bt.createNoice();
    }
}

Output of the code:
$javac MyToy.java
$java -Xmx128M -Xms16M MyToy
DUM DUM
JHIK JHIK
GOOO
Here createNoice() method is overridden in the respective classes,with a condition that if noHorn is set to true it will invoke the Toy class’s createNoice() method.

What Is HAS-A Relationship In Java??

Inheritance -HAS-A relationship
Inheritance -HAS-A relationship

When designing our classes , our basic tendency is to design classes maximum code re usability.  Reusable code means less work and maximum output. in this post I have shown what are the prohibited concept of java in terms of extension.Now think about a scenario, I have a Tree class, I have Leave class and I have Root class as well.
Now Tree class has a methods like-

  • Consume_water();
  • Takes_CO2()
  • Release_O2()
  • Provide_shelter()

Again for Leaves class we can have the methods

  • Consume_water();
  • Takes_CO2()
  • Release_O2()

for Root class we can have  the methods..

  • Consume_water();
  • Provide_strength()

Now if you observe the methods of the classes(Tree,Leaves and Root) we can clearly say that Tree can be super class and Leave and Root can be subclass. By this approach we can get more reusable code.
so the structure could be for Tree class.

class Tree{
public void Consume_water()
{
//consumes some water
}
Public void Takes_CO2()
{
//takes x amount of CO2
}
public int Release_O2()
{
//return some o2
}
}

For Leave class

class Leave extends Tree
{
//no methods are required as all will come from Tree
}

Similarly for Root class

class Root extends Tree
{
//no methods are required as all will come from Tree
public void Provide_Strength()
{
//provide some strength to tree
}
}

Looks like we are good to go!!!

But is it ok?? Surely no. The purpose of Tree is different from Leaves so as the corresponding methods. And to make a parent child relationship the child has to follow IS-A relationship.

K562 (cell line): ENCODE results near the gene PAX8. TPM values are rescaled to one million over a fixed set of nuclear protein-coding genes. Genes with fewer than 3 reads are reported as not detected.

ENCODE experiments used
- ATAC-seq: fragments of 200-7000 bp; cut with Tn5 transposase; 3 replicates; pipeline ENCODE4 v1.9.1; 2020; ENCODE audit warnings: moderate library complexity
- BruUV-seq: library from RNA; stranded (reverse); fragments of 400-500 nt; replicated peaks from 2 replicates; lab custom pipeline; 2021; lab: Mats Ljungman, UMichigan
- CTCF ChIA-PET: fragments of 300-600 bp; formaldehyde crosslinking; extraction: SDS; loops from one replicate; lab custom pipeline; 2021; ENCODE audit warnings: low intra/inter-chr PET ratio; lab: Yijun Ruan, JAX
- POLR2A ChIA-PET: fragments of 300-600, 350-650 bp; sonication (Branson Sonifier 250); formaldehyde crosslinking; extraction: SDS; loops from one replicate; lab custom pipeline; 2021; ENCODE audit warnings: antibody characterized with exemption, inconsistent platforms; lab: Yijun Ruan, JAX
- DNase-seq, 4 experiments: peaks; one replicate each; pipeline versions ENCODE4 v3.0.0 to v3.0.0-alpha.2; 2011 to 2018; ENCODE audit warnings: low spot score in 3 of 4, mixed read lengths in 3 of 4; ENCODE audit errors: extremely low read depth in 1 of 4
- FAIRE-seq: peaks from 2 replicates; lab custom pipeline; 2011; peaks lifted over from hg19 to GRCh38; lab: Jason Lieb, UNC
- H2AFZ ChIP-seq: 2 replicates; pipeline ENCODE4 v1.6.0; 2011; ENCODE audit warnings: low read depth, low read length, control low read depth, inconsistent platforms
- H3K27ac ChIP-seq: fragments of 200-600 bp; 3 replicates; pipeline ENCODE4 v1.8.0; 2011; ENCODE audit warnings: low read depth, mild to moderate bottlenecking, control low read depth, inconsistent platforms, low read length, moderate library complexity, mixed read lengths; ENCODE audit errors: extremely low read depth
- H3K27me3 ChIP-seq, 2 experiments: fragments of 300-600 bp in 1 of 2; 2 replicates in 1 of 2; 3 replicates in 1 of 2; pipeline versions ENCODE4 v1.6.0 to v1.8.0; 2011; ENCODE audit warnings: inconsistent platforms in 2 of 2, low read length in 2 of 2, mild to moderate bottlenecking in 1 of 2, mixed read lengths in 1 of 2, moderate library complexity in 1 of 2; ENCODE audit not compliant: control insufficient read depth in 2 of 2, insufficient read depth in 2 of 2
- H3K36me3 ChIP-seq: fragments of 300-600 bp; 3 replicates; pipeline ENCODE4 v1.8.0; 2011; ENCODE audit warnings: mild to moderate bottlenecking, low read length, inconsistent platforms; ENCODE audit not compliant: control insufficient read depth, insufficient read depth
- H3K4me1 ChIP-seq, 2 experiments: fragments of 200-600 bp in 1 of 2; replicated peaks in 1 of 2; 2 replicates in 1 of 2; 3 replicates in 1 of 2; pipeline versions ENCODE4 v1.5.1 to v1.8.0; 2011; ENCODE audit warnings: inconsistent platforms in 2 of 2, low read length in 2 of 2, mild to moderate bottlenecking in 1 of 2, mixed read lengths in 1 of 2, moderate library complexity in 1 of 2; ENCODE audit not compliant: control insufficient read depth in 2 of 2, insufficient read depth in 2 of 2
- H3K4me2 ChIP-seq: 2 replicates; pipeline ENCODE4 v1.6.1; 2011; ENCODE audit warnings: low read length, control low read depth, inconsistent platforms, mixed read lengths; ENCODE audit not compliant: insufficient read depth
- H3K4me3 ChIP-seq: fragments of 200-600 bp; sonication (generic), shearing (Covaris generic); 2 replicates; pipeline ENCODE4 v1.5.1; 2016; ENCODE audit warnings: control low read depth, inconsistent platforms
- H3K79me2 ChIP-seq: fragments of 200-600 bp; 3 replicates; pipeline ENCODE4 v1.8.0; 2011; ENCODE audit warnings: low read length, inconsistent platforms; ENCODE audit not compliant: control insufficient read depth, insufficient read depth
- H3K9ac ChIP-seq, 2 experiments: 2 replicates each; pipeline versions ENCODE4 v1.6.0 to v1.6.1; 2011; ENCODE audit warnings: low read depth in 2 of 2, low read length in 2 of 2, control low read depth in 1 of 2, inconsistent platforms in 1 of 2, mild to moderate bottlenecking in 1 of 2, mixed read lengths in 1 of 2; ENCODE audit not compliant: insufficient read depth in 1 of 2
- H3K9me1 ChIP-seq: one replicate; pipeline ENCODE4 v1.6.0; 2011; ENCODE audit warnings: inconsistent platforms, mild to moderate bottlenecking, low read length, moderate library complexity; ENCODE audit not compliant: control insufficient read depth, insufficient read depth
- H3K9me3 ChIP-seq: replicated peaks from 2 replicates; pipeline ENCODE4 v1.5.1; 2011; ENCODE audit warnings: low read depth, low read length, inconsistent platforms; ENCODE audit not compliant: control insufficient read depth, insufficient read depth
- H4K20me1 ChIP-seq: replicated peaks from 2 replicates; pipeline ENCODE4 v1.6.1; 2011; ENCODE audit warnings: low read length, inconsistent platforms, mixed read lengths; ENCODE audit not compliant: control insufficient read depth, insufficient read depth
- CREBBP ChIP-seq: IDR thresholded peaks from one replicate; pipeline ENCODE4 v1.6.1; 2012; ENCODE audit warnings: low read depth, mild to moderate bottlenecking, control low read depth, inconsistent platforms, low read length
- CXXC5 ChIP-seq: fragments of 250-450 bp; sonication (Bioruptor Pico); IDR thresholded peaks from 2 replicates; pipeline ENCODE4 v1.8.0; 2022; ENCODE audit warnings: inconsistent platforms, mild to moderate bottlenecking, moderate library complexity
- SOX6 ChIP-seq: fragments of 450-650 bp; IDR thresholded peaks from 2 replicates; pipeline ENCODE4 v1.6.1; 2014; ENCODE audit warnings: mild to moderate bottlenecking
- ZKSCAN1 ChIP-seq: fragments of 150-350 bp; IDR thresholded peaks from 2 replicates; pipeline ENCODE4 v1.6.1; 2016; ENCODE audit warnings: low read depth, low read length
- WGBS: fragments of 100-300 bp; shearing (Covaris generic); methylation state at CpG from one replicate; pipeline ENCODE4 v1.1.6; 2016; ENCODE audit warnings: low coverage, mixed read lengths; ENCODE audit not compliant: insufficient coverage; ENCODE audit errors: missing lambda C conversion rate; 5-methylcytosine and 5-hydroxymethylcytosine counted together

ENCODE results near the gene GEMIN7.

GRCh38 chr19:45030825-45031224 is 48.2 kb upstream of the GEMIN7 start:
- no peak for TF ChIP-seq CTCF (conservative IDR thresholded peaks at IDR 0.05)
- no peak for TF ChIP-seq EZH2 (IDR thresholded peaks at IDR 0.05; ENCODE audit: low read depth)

Leaves IS(ARE)-A Tree?
or
Root IS-A Tree?

Both the answers are false. So this is not a valid parent child relationship. Now the next question is “if we can not extend Root or leaves to Tree , then how to reuse those codes?? if not possible the code redundancy will be higher . Isn’t it?

To resolve such problem Java has come up with a concept called HAS-A Relationship.
Let us check the feature of HAS-A relationship

  • HAS-A relationship is also known as Composition or Aggregation
  • For IS-A relationship there is a keyword available called “extends” but for HAS-A relationship there is no such keyword available,Mostly we use new.
  • Code re usability is the core concept for HAS-A relationship
Class Tree{
Leaves lvs=new Leaves();
//It means Tree has leaves reference
Root rt=new Root();
//It means Tree has Roots reference

Even though HAS-A relationship resolves problems of extension.At the same time it increases dependency between the underlying components.
It creates problem in maintenance of the code.

Cyclic Inheritance: A Prohibited Approach While Designing Inheritance In Java

Cyclic Inheritance in Java
Cyclic Inheritance in Java

Cyclic Inheritance:

3 Prohibited Approaches While Designing Inheritance In Java.Cyclic Inheritance is prohibited in java.

class A extends B
{
//do some code
}
class B extends A
{
//do some code
}

let me show one more example

class A extends A{
//do some code
}

For such cases we are going to get compilation error during compilation but we need to take care while designing this class. It is said the first example of cyclic reference is generally occurred while design real time complex java project.
Second important aspect of java class design , multiple inheritance. This is not supported in java.

class A
{
//some code
}
class B
{
//some code
}
class c extends A,B
{
//some code
}

This is also one kind of Cyclic reference.

Say for this example Class B and Class C is derived from Class A and A is having a method which is overridden  in Class B and Class C. Now if a fourth class D trying to extend both the class,by the principal of inheritance both the modified method will come to D. this creates a ambiguity for compiler which one to take.